My Lords, I declare an interest as a member of council at UCL. I am also a member of the Economic Affairs Committee, which produced the report. The issues that our report addressed, which will be addressed by the Philip Augar review, are critical to the maintenance of a healthy and successful system for post-18 education. Given the limited time available, I shall expand on only a few of them, starting with part-time and continuing education.
The noble Lord, Lord Willetts, who I am very glad to see in his place, and whose contribution I very much look forward to, gave evidence to our committee. We noted that there had been a catastrophic 61% decline in the number of part-time students since 2010 and that this decline was probably an effect of the tuition fees regime. I asked the noble Lord whether it is something that we should be concerned about and, if so, what was the remedy. He replied:
“I would have to accept that is one of my biggest regrets of my time as minister … We need new mechanisms for helping adults to study part-time and I accept that the loan model has not delivered for them … a public spending package for adult learners, including helping mature students with the cost of tertiary education, be it university or not, would be a high priority”.
I thought at the time that this was an admirably clear and compelling answer. It was certainly clearer and more compelling than most of the answers we got to the question of how to promote lifelong learning. But there was general agreement that tuition fees and the equivalent level qualification rule were largely to blame. This rule means that students cannot access state support to study for a qualification equivalent to, or lower than, one they already have.
As enrolment of part-time students has collapsed, so have the institutions we need to teach these students. We have lost two-thirds of our continuing education departments in the last 10 years. To remedy this chicken-and-egg situation, more funding into FE and HE is needed—exactly as the noble Lord, Lord Willetts, said. Also needed is a reform of the ELQ rule and a proper, workable system of transferable academic credits introduced and enforced by the new regulator. If we do not resolve these issues and cannot establish a thriving and sustainable system for lifelong learning, the outlook for our productivity and competitiveness looks especially bleak.
The second area I turn to is maintenance loans. In the course of our inquiry, we invited students to talk to us about their current preoccupations—a very useful and enjoyable exercise. I think we were all surprised that the main source of anxiety was not tuition fees but the maintenance loan. In many cases the loan amounts now available are significantly less than the cost of accommodation and basic necessities. For example, the maximum loan for a student in London is £8,430. There are London halls of residence where the basic charge is more than this. In any case, the system is regressive. The IFS calculated that students from the poorest 40% of families will graduate with an average debt of £57,000. Those from the richest 30% will owe £43,000. The difference was entirely due to the maintenance loan entitlement and the accrued interest. We recommended that we reinstate the pre-2016 system of means-tested grants and loans and that the total sum available to students be increased to reflect their real cost of living and be consistent across all post-school education, regardless of method or place of study.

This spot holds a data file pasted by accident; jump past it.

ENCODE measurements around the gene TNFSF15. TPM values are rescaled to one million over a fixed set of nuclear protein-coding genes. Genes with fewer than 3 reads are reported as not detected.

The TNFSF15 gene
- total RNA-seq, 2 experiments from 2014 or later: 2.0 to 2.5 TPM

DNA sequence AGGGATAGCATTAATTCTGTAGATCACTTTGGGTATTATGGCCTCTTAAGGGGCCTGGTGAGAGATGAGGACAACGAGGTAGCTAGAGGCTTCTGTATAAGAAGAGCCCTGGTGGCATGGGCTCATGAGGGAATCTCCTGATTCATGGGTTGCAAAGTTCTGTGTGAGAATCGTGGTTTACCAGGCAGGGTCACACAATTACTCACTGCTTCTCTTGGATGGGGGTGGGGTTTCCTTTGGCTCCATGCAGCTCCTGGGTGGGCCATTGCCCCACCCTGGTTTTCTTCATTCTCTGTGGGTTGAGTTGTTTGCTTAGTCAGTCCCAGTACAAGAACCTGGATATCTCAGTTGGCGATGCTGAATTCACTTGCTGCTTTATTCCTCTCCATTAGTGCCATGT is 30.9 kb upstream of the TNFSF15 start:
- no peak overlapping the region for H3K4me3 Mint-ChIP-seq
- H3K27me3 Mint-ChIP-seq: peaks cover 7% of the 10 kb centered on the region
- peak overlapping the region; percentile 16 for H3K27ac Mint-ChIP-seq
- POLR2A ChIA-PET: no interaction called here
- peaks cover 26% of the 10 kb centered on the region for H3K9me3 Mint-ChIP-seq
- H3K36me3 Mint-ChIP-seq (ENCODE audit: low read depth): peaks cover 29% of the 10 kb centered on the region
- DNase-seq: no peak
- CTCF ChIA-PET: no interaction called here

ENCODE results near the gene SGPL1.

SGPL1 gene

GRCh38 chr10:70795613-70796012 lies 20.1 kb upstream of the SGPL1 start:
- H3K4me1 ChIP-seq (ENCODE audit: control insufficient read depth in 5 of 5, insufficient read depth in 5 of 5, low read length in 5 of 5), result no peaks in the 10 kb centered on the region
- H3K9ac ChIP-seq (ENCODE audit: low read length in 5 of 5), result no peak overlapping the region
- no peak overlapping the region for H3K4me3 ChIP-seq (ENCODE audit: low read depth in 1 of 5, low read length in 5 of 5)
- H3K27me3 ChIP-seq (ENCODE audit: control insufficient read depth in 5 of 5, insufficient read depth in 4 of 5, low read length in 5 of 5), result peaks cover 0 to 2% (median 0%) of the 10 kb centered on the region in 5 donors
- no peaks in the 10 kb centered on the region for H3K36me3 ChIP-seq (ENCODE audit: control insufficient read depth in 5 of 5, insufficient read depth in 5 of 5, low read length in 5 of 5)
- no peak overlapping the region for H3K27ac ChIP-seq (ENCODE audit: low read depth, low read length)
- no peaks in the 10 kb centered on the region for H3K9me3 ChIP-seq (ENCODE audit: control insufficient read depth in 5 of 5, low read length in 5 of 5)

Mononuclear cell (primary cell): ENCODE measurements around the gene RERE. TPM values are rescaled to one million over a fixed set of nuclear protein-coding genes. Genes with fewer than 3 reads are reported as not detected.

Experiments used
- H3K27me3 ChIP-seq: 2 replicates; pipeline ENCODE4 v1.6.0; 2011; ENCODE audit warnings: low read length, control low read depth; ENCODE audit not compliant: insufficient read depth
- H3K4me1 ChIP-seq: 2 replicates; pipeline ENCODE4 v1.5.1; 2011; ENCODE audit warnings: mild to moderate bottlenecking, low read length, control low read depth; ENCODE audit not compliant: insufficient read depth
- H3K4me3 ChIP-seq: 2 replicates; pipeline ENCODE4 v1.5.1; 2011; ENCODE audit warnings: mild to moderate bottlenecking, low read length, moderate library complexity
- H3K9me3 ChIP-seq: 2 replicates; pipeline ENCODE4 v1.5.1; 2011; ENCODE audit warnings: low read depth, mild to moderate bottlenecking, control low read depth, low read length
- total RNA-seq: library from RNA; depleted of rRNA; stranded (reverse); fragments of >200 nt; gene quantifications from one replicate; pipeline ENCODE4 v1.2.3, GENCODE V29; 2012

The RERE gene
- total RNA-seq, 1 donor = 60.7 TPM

The final area I will briefly discuss is the tuition fee loans, which—as the noble Lord, Lord Forsyth, said—we recommended be frozen at the current level of £9,250 for the medium term. There are reports that the Government may be thinking of reducing the fee to around £6,500, but who would benefit from this fee reduction? Certainly not the least well off. A London Economics study in 2018 found that if the fee were reduced to £6,000, say, loan repayments in the bottom five deciles would be unchanged and only wealthier undergraduates would benefit. This was because many lower-earning graduates will currently pay nothing, or close to nothing, in loan repayments over their lifetimes. But the HE sector itself would suffer a drop in income of over £3 billion. This sector contains an astonishingly disproportionate number of outstanding institutions and as a whole is a critical engine of growth in the knowledge economy and in the economies of many of our towns and cities. The Treasury would have to step in.
But does there exist a way in practice to defend direct Treasury funding from other calls on the public purse? Past experience shows that it is extremely unlikely that universities would compete very successfully for highly contested public funds. They would, I am afraid, be losers—so, in particular, would lifelong learning and part-time students on whose upskilling and retraining we must increasingly rely. I urge the Minister to recognise the great danger in such a reduction in tuition fees and to focus reforms instead on the proper provision of lifelong learning, the introduction of realistic means-tested maintenance grants and loans and a reduction in the absurdly usurious interest rates the Government currently charge.